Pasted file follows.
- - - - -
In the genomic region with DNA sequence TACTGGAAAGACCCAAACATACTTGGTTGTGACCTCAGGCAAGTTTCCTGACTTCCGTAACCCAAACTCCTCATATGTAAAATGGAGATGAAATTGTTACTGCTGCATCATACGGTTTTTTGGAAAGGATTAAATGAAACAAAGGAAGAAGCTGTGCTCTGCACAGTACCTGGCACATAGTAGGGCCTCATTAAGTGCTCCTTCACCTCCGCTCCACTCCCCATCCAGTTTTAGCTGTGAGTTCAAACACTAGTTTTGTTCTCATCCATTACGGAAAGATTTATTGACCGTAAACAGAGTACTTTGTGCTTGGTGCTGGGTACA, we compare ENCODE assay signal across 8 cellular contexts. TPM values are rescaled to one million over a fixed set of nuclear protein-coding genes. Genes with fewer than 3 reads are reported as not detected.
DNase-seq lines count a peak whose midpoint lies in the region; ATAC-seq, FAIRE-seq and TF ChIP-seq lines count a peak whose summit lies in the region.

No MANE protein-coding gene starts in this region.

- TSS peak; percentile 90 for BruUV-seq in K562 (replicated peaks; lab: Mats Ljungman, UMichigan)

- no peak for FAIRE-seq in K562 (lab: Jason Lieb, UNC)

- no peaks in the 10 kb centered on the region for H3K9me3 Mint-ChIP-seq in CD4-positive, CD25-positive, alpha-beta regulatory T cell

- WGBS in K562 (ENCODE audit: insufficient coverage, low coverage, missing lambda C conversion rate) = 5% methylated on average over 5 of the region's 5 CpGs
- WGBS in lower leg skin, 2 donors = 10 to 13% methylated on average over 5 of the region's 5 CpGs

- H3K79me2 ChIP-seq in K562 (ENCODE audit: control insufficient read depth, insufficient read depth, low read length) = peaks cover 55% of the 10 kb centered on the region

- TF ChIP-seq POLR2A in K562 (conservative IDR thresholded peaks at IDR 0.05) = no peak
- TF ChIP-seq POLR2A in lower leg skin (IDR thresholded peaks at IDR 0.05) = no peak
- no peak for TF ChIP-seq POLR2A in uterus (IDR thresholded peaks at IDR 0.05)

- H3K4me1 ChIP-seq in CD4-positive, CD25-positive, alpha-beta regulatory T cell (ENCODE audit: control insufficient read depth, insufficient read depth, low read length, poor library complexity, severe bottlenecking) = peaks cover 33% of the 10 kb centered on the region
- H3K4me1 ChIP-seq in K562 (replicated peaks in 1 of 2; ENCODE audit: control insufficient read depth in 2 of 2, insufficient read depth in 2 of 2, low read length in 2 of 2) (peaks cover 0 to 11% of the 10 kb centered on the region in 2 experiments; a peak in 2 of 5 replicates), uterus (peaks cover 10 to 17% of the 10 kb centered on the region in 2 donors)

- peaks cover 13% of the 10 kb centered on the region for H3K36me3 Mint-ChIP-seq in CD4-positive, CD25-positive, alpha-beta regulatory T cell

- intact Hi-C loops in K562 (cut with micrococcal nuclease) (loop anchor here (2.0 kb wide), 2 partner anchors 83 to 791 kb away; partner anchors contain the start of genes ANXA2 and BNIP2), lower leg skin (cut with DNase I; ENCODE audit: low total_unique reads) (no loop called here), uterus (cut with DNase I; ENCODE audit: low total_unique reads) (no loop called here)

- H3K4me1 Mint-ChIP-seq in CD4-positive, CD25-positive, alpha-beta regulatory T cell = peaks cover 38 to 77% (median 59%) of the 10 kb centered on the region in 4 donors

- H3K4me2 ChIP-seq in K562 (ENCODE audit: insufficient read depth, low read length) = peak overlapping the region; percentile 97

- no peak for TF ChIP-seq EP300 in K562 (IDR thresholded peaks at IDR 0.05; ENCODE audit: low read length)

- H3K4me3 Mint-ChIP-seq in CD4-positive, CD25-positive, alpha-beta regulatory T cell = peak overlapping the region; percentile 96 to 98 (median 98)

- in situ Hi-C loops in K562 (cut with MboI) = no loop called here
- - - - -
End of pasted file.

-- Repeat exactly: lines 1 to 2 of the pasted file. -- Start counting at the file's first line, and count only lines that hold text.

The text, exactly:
In the genomic region with DNA sequence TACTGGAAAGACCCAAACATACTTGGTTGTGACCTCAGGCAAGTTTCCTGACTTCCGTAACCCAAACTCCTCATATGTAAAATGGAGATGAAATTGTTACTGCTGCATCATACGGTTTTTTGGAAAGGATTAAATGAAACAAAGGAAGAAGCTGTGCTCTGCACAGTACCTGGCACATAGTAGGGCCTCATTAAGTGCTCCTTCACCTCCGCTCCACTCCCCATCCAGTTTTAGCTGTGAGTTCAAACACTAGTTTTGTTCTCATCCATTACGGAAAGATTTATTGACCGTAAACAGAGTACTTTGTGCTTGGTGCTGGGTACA, we compare ENCODE assay signal across 8 cellular contexts. TPM values are rescaled to one million over a fixed set of nuclear protein-coding genes. Genes with fewer than 3 reads are reported as not detected.
DNase-seq lines count a peak whose midpoint lies in the region; ATAC-seq, FAIRE-seq and TF ChIP-seq lines count a peak whose summit lies in the region.